Help me stand up straight.
November 3, 2006 4:13 PM   Subscribe

I have a tall-person slouch. What exercises and stretches will help me improve my posture?
posted by I Am Not a Lobster to Health & Fitness (10 answers total) 30 users marked this as a favorite
I found that I straightened up naturally upon taking up Shovelglove. But I bet anything that strengthens your back muscles will help.
posted by kindall at 4:30 PM on November 3, 2006

Taking some form of martial arts may help. At least in Aikido, there is a strong emphasis on the correct stance and posture, and my sensei frequently corrected my posture, to the point where, if I caught myself slouching outside of the dojo, I would flinch and straighten up.

Externally imposed and conscious good posture will ultimately become internalized and unconscious good posture.
posted by Wavelet at 4:46 PM on November 3, 2006

I had the tall person slouch. After swimming a few times a week for 6 months, I grew about half an inch. I think it actually straightened out my spine.
posted by teg at 5:34 PM on November 3, 2006

Outside of exercises, lately I've been thinking about Superman when I walk. Cape flowing in the wind, etc. (No actual cape. Just thinking.) It's worked pretty well. My massage-therapist wife was surprised at how well it works.
posted by mendel at 6:13 PM on November 3, 2006 [1 favorite]

Best answer: yoga, martial arts, pilates, balance ball exercises, visualisation and basically anything (yes, also swimming) that will help you strengthen and lengthen your 'core' muscles and open up your shoulders from their quite-possibly-'stuck' forward stoop.

the slouch is not limited to tall people, although I know a fair number of taller individuals who have it. it's also rampant amongst the various species of cubicle monkey.

I assume by 'tall-person slouch' you're describing a rolled-shoulders, collapsed chest, forward lean?

I am a cycling coach, and this is a problem inherent to high-mileage road racers as well, owing to various muscular imbalances caused by the static position on a roadbike.

if this is so, then what I recommend is one of a combination of several things:

1) stretching: get a 'foam roller' and stretch your back with it. I'd seriously recommend starting with this stretch (yes that website's a piece of crap but the info is golden)

2) strengthening: borrow or purchase a yoga ball and practise a few of these core strengthening exercises

3) visualisation: practise thinking of being a marionette whose 'strings' are pulling the top of your head and your spine straight. concentrate on this visualisation; maybe even practise meditating in some form of straight-backed pose. use some psychology, stand proud, tell yourself you're *all that and a bag o' chips*, maybe even imagine you're a runway model on the catwalk?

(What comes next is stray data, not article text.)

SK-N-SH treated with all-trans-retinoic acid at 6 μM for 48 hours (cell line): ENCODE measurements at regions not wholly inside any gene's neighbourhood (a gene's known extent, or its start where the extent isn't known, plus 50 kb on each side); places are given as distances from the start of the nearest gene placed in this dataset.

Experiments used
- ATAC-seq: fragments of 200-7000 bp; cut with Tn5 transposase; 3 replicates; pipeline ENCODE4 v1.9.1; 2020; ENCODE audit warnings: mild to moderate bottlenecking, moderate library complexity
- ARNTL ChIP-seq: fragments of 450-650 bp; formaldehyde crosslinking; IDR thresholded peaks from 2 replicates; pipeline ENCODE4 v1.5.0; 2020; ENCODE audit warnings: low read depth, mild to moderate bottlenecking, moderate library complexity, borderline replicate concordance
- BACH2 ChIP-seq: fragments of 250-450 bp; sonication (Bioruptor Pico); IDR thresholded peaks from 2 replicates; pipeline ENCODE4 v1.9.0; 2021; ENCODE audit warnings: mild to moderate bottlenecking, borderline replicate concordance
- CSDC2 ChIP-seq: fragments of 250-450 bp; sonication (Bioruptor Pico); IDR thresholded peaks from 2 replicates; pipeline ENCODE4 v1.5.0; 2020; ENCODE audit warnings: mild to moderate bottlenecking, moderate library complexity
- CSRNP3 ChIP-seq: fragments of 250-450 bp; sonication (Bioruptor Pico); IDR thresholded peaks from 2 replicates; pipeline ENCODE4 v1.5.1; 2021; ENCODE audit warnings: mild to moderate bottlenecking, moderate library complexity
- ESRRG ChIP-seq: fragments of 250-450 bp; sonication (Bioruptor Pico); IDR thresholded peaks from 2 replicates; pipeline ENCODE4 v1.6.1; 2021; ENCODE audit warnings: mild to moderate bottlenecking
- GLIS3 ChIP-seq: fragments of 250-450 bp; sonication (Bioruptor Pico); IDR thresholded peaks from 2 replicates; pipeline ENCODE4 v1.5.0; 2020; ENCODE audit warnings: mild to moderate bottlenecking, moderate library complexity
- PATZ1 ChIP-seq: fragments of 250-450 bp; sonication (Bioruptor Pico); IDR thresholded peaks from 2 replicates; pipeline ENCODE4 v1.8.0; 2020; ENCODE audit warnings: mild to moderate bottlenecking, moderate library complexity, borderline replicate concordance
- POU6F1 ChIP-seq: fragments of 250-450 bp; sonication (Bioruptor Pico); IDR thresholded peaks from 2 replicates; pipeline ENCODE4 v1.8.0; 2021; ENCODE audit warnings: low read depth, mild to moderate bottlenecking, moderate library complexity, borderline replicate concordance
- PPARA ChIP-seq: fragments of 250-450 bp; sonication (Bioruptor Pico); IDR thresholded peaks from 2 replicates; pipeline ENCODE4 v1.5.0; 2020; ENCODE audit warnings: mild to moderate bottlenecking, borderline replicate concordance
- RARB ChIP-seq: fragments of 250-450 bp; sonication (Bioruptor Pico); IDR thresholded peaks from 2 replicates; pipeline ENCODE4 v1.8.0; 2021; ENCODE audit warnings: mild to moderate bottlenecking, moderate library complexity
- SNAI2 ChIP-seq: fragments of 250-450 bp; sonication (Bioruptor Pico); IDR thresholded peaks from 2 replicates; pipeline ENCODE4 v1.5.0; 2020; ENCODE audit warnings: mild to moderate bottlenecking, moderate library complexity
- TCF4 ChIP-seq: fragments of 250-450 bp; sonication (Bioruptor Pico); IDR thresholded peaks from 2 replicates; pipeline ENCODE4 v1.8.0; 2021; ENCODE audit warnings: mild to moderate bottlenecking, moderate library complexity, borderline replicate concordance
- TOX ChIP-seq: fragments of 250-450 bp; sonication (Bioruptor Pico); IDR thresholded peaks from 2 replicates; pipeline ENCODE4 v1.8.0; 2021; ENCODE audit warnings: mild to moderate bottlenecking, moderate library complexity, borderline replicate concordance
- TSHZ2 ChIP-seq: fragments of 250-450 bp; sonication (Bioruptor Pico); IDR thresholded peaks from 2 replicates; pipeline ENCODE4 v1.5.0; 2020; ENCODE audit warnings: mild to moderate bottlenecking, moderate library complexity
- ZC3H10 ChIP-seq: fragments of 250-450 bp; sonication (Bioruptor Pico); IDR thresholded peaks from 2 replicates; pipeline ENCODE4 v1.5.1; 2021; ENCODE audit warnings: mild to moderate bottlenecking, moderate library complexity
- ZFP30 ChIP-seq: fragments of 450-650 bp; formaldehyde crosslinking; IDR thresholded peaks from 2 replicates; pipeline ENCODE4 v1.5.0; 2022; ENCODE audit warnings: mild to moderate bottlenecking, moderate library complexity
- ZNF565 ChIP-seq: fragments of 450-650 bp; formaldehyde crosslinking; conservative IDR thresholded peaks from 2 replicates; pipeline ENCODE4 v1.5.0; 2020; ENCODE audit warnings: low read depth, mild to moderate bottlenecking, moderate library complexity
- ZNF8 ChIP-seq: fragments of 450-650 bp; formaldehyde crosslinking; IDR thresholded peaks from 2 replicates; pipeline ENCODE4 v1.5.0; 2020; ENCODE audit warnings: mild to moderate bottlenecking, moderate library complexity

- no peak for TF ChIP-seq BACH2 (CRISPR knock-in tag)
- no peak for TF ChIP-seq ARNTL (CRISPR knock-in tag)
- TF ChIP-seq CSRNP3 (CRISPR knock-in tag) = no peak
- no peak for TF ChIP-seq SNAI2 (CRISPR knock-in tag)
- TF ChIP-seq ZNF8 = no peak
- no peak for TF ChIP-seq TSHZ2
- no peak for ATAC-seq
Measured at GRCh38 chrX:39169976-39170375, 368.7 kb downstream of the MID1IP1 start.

4) balancing drills: walk around with stuff balanced on your head. seriously. this works. also try balancing on a wobble board (these are really easy to build a homebrew version of btw) or alternatively, do balance drills on a yoga ball by practising sitting (without support or with your feet on a soccer ball), crouching on all fours, kneeling (straight spine) and eventually even standing (it's do-able, if i can manage it, anyone can) on the yoga ball.

doing any one, any combination, or all of these things will absolutely help improve your posture.

TIP: if uncorrected, shoulder slouch or 'stuck shoulder syndrome' can manifest in many different aches and pains: low back pain, hand numbness, neck pain and even carpal tunnel syndrome. the pain of carpal tunnel and the associated numbness and tingling is merely a symptom of tight muscles under the shoulder blades, in the neck and trapezius 'impinging' on the nerve bundle branch that runs down the arm, over the elbow (funny bone) and into the 'carpal tunnel'. I had wicked carpal tunnel for years (i'm a secretary by trade) and was contemplating surgery, until I happened upon a massage therapist who taught me the proper stretching and strengthening regimen to 'release' my stuck shoulders and ease the nerve inflammation.

good luck.
posted by lonefrontranger at 6:59 PM on November 3, 2006 [23 favorites]

My doctor made me do this exercise where I stood against a wall with both shoulders touching the wall for five minutes, then alternate toe touches (touch your left hand to your right toe and right hand to left), then head rolls (slowly, all the way around one way, then all the way around the other) then repeat 3 or 4 times. I was supposed to do them every night. It was for scoliosis, but I bet it would help here.
posted by nadawi at 7:06 PM on November 3, 2006 [2 favorites]

I got this helpful article from another AskMe that's now lost in the mists of time. It may help.

Also, have someone show you where your lats are, and try to strengthen them. (Roughly, they are the muscles on the outsides of your mid-back, just below your shoulder blades. I like to think of it as, if we had wings, these would be the wing muscles.) Trying to keep my lats "engaged" is my way of automatically restoring proper posture.
posted by LobsterMitten at 8:06 PM on November 3, 2006 [3 favorites]

First of all do not think that you must bend over to talk to shorter people. They can see your face fine no matter how tall you are.

If you really want close face to face interaction just pick them up and prop them on block.

Some people can figure out how to make standing-up sex work despite height differentials.
posted by MonkeySaltedNuts at 8:25 PM on November 3, 2006

LobsterMitten that article is pure gold, thanks for the link. I'm going to have to use that one for my cycling clients!
posted by lonefrontranger at 10:42 PM on November 3, 2006

Go to see an Alexander Technique practitioner and practice the exercises they teach you. It worked absolute wonders for my previously appalling) posture.
posted by greycap at 11:23 PM on November 3, 2006

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